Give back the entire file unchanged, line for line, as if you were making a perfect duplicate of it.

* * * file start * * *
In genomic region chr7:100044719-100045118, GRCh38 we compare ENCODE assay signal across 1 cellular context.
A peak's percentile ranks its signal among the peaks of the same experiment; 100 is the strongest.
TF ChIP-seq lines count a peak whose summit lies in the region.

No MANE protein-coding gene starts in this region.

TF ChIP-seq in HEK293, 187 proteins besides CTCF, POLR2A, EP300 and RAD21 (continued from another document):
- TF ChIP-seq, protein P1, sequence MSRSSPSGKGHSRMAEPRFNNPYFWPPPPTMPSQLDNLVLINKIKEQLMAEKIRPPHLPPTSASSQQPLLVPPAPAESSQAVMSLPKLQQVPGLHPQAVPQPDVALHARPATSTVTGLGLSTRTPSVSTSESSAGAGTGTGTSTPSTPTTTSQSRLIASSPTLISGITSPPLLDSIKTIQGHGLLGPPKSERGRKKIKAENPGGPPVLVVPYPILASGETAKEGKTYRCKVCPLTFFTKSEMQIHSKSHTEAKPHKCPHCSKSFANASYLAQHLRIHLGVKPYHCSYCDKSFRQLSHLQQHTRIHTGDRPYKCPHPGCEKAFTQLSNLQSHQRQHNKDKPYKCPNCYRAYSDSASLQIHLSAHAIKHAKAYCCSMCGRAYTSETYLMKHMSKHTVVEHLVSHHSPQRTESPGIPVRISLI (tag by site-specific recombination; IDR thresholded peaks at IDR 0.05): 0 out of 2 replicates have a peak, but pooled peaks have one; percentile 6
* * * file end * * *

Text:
In genomic region chr7:100044719-100045118, GRCh38 we compare ENCODE assay signal across 1 cellular context.
A peak's percentile ranks its signal among the peaks of the same experiment; 100 is the strongest.
TF ChIP-seq lines count a peak whose summit lies in the region.

No MANE protein-coding gene starts in this region.

TF ChIP-seq in HEK293, 187 proteins besides CTCF, POLR2A, EP300 and RAD21 (continued from another document):
- TF ChIP-seq, protein P1, sequence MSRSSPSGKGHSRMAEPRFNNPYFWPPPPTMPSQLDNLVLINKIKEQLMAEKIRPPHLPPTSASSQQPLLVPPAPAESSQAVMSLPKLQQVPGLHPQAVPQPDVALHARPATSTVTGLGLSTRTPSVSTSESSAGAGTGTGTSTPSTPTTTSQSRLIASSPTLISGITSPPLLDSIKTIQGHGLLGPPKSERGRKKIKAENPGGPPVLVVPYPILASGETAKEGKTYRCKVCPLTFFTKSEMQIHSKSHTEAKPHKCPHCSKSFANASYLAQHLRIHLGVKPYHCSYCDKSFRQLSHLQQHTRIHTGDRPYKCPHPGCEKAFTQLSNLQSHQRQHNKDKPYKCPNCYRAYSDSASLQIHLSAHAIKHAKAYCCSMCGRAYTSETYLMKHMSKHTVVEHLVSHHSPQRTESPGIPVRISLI (tag by site-specific recombination; IDR thresholded peaks at IDR 0.05): 0 out of 2 replicates have a peak, but pooled peaks have one; percentile 6